Environment

What is a Tropical Rainforest Climate?

A tropical rainforest climate, typical of regions along the equator, is characterized as being hot and wet throughout the year, with frequent and heavy rainfalls.

Primary Characteristics

A tropical rainforest climate, or equatorial climate, is a type of climate typical of tropical forests and regions along the equator. Tropical rainforests experience this tropical climate, a climate without any dry season. In addition, there is neither summer nor winter in the tropical rainforests, but it usually is hot and wet all months of the year with frequent and heavy rains. The average precipitation in tropical rainforests is sixty millimeters per year. Consecutive days in regions with a tropical climate exhibit similar weather conditions with the day-night variation of temperature higher than the annual average change in temperature.

Locations Around the World

Equatorial climate is prevalent in regions with the latitudes of at most ten degrees North and South of the equator, and the Intertropical Convergence Zone dominates these regions. Southeast Asia, South America, and Central Africa are the major regions which experience tropical rainforest climates. It is worth noting that an equatorial climate does not feature in all the areas along the equator, but tropical rainforest microclimates are typical in many regions such as the far North Queensland.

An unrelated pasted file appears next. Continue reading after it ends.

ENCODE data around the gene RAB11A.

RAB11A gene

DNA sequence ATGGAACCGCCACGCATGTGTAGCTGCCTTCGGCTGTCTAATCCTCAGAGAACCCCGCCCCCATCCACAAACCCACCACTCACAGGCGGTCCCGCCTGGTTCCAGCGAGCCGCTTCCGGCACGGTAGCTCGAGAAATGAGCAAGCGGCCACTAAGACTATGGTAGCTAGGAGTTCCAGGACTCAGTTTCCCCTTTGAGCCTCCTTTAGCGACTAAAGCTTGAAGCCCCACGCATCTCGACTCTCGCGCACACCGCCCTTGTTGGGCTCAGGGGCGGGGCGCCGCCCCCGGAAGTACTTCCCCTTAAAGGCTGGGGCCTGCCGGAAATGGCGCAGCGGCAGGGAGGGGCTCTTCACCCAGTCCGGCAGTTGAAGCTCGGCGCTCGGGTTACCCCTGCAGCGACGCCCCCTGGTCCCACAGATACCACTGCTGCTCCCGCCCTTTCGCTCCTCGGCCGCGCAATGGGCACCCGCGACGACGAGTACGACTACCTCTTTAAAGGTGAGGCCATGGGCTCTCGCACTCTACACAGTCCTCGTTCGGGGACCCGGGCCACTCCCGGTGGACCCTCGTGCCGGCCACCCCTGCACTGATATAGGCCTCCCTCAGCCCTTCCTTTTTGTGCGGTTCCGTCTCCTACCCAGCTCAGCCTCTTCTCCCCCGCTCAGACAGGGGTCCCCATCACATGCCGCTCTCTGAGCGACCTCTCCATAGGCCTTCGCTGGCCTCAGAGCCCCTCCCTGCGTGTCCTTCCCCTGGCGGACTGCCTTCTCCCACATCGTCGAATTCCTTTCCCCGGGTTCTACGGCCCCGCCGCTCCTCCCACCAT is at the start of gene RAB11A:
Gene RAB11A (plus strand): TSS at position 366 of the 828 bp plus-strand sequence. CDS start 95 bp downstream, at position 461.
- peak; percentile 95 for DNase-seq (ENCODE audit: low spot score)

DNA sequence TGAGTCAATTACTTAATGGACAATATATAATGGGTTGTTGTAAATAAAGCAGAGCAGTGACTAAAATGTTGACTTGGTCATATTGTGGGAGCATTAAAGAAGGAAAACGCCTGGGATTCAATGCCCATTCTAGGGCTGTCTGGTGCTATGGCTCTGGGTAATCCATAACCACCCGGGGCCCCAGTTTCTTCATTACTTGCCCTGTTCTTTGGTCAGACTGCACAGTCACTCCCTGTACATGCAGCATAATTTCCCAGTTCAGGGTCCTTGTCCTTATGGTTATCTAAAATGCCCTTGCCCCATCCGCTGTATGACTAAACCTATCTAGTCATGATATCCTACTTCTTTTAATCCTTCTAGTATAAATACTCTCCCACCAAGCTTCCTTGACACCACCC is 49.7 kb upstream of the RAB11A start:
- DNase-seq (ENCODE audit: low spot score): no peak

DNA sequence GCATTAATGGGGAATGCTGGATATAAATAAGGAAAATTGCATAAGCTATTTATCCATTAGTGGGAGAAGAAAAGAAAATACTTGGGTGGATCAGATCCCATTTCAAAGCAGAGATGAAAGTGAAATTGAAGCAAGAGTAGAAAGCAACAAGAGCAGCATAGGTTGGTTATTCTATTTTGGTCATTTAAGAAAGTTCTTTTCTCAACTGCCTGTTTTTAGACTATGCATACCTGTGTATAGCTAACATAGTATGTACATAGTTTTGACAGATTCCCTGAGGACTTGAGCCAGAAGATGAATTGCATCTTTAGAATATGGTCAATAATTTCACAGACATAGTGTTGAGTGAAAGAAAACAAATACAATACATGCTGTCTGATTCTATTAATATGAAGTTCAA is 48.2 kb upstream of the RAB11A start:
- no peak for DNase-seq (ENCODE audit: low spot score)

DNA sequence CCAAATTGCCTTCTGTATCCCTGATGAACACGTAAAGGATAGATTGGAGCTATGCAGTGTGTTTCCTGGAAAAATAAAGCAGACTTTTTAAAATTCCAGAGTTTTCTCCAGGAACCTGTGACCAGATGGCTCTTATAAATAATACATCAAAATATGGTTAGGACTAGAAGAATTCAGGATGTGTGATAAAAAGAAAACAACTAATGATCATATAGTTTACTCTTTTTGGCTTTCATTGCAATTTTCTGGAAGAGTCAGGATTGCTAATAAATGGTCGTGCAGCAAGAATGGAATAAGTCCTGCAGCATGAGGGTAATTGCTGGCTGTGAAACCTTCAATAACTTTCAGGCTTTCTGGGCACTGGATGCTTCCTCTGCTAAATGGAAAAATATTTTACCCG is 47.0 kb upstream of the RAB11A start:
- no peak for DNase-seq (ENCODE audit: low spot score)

In some regions that exhibit an equatorial climate, there are uniform heavy rains throughout the year making them monotonously wet. For example, Andagoya in Colombia has this kind of rainforests. However, in many cases, such as in Palembang, Indonesia, the times of extended days and higher sun are specifically wetter than other periods. Moreover, while the tropical rainforest is a climate that is common in the regions near the equator, some exceptional instances exist whereby areas that are relatively far from the equator can experience the equatorial climate. For example, Fort Lauderdale in the US and Santos in Brazil are regions which are far from the equator, but they exhibit the tropical climate, though they have remarkably warmer and colder periods in a year.

Flora and Fauna

The combination of continuous warm and abundant moisture in the tropical rainforests make it provide suitable environments for many animals and plants. In fact, the world's highest diversity is in the tropical rainforests, where more than fifteen million species of animals and plants live in these regions. Besides, the hot and humid conditions of the equatorial climate provide suitable habitat for bacteria and other microbes. They are consequently active at all times; therefore, they decompose matter on the forest floor, which in turn add nutrients to the soil. However, the land cannot store the nutrients because the plants in these regions rapidly consume the nutrients. In addition, a large percentage of nutrients that the soil absorbs from the decomposed matter is leached out by a significant amount of rainfall. As a result, the land in the tropical rainforests remains acidic and infertile.

Notable Cities with a Tropical Rainforests Climate

In Africa, some of the notable cities with tropical rainforests climate are Kisumu in Kenya, Kribi in Cameroon, Moroni in Comoros and Kampala Uganda. In North America, the cities are Limon in Costa Rica, Port Antonio in Jamaica, Kapaa in the US and Punta Gorda in Belize. The cities in South America are Florencia in Colombia and Manaus in Brazil. Others in Asia include Bogor, Medan, and Biak in Indonesia, while in Oceania; some of these cities are Port Villa in Vanuatu and Suva in Fiji.

More in Environment